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After Hurricane Sandy, Many Chose To Move Rather Than Rebuild


More than 60,000 homes were damaged by the flooding in Louisiana a couple of weeks ago. Government flood insurance will help a lot of families rebuild if that's what they want to do. A lot of times after a disaster like this, the hard question is whether to rebuild. Jess Jiang from our Planet Money podcast went to a place where that question has been asked many times over the years, a neighborhood in New York's Staten Island.

JESS JIANG, BYLINE: Joe Tirone is standing in front of 87 Fox Beach Avenue, though it's hard to tell. There is no house here, just a little black number sign.

There used to be a house here?

JOE TIRONE: There used to be a house here, yeah. When you walk down this street, you would see all these bungalows and everybody - every single person had flags.

JIANG: American flags. Joe says his bungalow was simple and white with beautiful windows and a white picket fence. Fox Beach flooded a lot. There was the nor'easter in '92, when homes were in 3 to 7 feet of water. And more recently, big storms like Irene in 2011 and Isaac the next year. But the big storm of 2012, Sandy, was different.

TIRONE: And we lost three people on this block.

JIANG: Three people died?

TIRONE: Yes. It was a father and his son. And at the top of Fox Beach there was an older gentleman who perished.

JIANG: After Sandy, a lot of people here were ready to pack up, leave their homes and retreat. And New York state wanted to help them. Carolyn Kousky is an economist in Washington D.C. who studies natural disasters. She's looked at the government's flood insurance program, and it's struggled since Hurricane Katrina in 2005.

CAROLYN KOUSKY: One of the biggest problems with the flood insurance is the fact that it is billions of dollars in debt and has no way to ever repay its debt.

JIANG: Carolyn says one issue is the government helps homeowners in frequently flooded places to rebuild and maybe get damaged again. That's expensive.

KOUSKY: There's this group of properties - they have flooded multiple times. Maybe these frequently flooded areas - it's actually more cost effective to buy them out.

JIANG: This is starting to happen. People are selling their homes to the government to be knocked down so the land can go back to nature forever. Joe led the buyout effort on Fox Beach. He knew a program would be approved if the whole neighborhood was interested. So he started selling the idea around the block. And so far on Fox Beach and the surrounding Oakwood Beach area, 299 of the 320 homes have been bought out. The homes aren't all gone, but nature is already taking over.

TIRONE: This used to be the corner store for the Fox Beach area.

JIANG: Now it's just grass. Joe and I walked around the neighborhood. There are still a few homes checkerboarding the block. Some of them have big red dots spray painted near the door.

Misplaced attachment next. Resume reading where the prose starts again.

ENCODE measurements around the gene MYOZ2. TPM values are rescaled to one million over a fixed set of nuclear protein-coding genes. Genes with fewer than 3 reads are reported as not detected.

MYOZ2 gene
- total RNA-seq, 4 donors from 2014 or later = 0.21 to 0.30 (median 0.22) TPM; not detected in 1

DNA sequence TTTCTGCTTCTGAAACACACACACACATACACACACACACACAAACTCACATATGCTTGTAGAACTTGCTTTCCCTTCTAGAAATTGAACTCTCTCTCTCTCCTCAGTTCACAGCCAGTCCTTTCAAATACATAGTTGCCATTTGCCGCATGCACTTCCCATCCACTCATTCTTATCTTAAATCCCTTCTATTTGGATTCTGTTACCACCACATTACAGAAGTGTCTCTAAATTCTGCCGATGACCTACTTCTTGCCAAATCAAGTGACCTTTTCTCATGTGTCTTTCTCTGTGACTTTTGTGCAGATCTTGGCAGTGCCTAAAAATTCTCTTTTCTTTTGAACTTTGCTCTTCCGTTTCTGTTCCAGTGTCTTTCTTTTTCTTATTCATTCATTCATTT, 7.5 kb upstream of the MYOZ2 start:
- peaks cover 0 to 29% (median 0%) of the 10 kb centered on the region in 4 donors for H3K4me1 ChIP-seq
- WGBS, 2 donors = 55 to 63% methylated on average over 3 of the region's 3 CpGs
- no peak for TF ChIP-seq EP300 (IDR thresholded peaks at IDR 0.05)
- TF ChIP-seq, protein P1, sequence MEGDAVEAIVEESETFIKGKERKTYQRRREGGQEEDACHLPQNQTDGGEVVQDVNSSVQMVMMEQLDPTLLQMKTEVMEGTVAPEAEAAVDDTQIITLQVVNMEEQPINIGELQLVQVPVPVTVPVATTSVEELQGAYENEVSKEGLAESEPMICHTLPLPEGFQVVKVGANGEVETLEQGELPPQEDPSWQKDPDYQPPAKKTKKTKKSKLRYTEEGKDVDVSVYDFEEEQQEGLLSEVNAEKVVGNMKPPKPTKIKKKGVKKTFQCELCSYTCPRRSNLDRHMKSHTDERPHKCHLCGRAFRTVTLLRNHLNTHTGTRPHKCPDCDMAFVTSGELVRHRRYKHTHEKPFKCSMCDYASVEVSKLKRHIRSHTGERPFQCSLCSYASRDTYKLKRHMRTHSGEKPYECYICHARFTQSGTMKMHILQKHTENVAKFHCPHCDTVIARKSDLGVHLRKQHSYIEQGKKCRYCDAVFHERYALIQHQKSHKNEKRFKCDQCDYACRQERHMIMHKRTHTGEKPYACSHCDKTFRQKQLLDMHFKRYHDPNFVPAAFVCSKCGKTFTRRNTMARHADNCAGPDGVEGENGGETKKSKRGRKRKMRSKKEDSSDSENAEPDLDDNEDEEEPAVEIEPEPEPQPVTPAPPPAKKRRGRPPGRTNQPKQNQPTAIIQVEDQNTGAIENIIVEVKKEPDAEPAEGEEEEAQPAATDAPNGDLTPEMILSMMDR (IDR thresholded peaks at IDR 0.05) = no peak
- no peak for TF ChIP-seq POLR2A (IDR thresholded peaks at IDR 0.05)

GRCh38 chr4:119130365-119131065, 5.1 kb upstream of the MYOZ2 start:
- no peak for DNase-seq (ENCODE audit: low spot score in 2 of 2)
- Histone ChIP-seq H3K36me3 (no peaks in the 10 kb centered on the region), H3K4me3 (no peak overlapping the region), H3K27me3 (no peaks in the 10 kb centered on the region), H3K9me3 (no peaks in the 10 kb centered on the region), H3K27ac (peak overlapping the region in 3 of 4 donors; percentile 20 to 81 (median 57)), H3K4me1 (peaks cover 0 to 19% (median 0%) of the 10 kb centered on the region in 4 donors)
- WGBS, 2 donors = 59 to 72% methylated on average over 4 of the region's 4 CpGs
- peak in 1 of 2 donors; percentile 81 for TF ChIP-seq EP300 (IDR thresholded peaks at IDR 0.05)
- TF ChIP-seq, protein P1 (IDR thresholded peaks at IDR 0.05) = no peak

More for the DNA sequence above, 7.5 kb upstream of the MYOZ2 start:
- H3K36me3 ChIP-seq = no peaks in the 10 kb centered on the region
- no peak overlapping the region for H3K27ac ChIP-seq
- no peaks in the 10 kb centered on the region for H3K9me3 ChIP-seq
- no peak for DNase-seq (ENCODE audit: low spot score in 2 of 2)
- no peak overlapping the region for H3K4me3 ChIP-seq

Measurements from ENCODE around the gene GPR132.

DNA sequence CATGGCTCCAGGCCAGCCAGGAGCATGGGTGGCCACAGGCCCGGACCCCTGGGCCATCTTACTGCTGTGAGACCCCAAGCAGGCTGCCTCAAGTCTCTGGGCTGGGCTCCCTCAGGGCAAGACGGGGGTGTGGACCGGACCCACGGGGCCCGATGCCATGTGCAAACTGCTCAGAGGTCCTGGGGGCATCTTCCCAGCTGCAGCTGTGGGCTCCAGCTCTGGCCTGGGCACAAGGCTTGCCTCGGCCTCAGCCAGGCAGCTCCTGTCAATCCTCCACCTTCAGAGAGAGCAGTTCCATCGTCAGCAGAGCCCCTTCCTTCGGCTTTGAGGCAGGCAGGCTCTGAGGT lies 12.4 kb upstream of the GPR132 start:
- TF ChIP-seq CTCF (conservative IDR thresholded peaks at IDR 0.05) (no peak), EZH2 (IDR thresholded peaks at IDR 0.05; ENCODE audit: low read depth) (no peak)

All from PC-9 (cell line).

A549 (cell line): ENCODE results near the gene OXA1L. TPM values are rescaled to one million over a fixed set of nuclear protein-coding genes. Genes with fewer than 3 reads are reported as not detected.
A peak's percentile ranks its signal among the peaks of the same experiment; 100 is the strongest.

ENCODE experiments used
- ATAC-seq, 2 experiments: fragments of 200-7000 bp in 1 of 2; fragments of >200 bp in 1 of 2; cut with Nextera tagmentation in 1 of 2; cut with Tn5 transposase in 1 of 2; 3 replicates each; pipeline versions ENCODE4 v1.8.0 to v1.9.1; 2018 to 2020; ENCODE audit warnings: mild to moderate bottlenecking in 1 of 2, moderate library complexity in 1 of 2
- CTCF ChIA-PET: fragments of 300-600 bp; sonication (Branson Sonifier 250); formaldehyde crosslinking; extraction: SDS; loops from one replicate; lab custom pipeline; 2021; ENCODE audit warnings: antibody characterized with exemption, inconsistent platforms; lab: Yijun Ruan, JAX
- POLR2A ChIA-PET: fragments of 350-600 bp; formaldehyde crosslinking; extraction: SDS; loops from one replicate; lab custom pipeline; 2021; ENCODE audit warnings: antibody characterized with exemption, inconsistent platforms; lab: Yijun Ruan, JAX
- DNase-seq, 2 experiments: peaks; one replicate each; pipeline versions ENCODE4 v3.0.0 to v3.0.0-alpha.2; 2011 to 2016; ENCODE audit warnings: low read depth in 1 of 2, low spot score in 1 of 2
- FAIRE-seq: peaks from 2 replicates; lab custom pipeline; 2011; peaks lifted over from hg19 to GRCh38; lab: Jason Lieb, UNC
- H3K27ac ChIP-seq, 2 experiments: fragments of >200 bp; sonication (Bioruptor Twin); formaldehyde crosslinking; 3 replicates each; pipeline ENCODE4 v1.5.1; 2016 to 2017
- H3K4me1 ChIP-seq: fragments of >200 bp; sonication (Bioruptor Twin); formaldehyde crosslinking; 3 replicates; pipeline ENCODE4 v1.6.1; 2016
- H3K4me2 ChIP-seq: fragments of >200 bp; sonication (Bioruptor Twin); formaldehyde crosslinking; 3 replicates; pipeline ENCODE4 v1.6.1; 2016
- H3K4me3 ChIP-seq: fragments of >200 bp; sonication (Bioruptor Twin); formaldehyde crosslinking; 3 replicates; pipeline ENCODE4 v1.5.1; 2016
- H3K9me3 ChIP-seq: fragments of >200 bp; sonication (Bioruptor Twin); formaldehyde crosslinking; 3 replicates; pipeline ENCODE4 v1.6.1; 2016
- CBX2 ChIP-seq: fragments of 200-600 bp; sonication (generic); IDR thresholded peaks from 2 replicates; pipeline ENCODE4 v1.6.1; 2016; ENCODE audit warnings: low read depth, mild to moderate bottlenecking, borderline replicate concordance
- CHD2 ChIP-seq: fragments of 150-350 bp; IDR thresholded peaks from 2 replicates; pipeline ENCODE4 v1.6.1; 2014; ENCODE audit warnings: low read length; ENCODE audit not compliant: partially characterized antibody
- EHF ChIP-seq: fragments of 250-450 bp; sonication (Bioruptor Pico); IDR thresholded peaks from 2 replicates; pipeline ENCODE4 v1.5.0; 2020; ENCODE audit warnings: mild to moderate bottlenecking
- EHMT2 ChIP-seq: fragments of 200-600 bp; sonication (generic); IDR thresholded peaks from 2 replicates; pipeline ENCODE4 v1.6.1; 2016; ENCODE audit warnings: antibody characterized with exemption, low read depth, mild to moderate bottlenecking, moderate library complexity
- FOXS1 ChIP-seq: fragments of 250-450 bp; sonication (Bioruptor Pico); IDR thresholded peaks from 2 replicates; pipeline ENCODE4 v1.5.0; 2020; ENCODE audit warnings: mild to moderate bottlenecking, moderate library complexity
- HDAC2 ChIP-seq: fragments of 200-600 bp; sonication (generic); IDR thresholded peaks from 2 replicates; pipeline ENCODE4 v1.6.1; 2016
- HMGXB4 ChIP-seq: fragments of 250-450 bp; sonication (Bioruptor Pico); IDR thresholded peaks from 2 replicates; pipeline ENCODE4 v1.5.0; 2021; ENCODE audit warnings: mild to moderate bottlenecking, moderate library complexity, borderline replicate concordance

What does the red dot mean?

TIRONE: That's tagged for - definitely for demolition.

JIANG: Oh, so that - that is going to go down?

TIRONE: Yeah, yeah.

KOUSKY: But some homes don't have red dots. I walk up to one.


JIANG: Hi, I'm a reporter for National Public Radio, NPR, and I'm just working on a story...

Anthony DeFrancisco is still living on Fox Beach Avenue. He says, after Sandy, he did the bare minimum to make the house livable. He hasn't even painted all the walls.

DEFRANCISCO: A little messy because we never thought we'd be here so why fix up everything, you know?

JIANG: Oh, you didn't think you were going to be?

DEFRANCISCO: Not this long. I mean, we just figured, you know, we'd accept the buyout and everything.

JIANG: Anthony says he wants to move. After Sandy, his sister and four kids moved out of the basement unit and onto the first floor with him. They didn't feel safe, and the government wants to help him move. For two years, they've been waiting to finalize their buyout, but he says he's stuck because he can't get enough money to buy somewhere else. Now instead of neighbors, he's got wildlife.

DEFRANCISCO: It's nice - look at this. It's like living in Pennsylvania. Where can you get this in New York? Look, all this open space and I have a snapping turtle sometimes crosses the street up there - big turtle like this. It's cute.

JIANG: Anthony loves the animals, but he's worried about the next flood. He's ready to go. Jess Jiang, NPR News. Transcript provided by NPR, Copyright NPR.

Jess Jiang is the producer for NPR's international podcast, Rough Translation. Previously, Jess was a producer for Planet Money. In 2014, she won an Emmy for the team's T-shirt project. She followed the start of the t-shirt's journey, from cotton farms in Mississippi to factories in Indonesia. But her biggest prize has been getting to drive a forklift, back hoe, and a 35-ton digger for a story. Jess got her start in public radio at Studio 360—though, if you search hard enough, you can uncover a podcast she made back in college.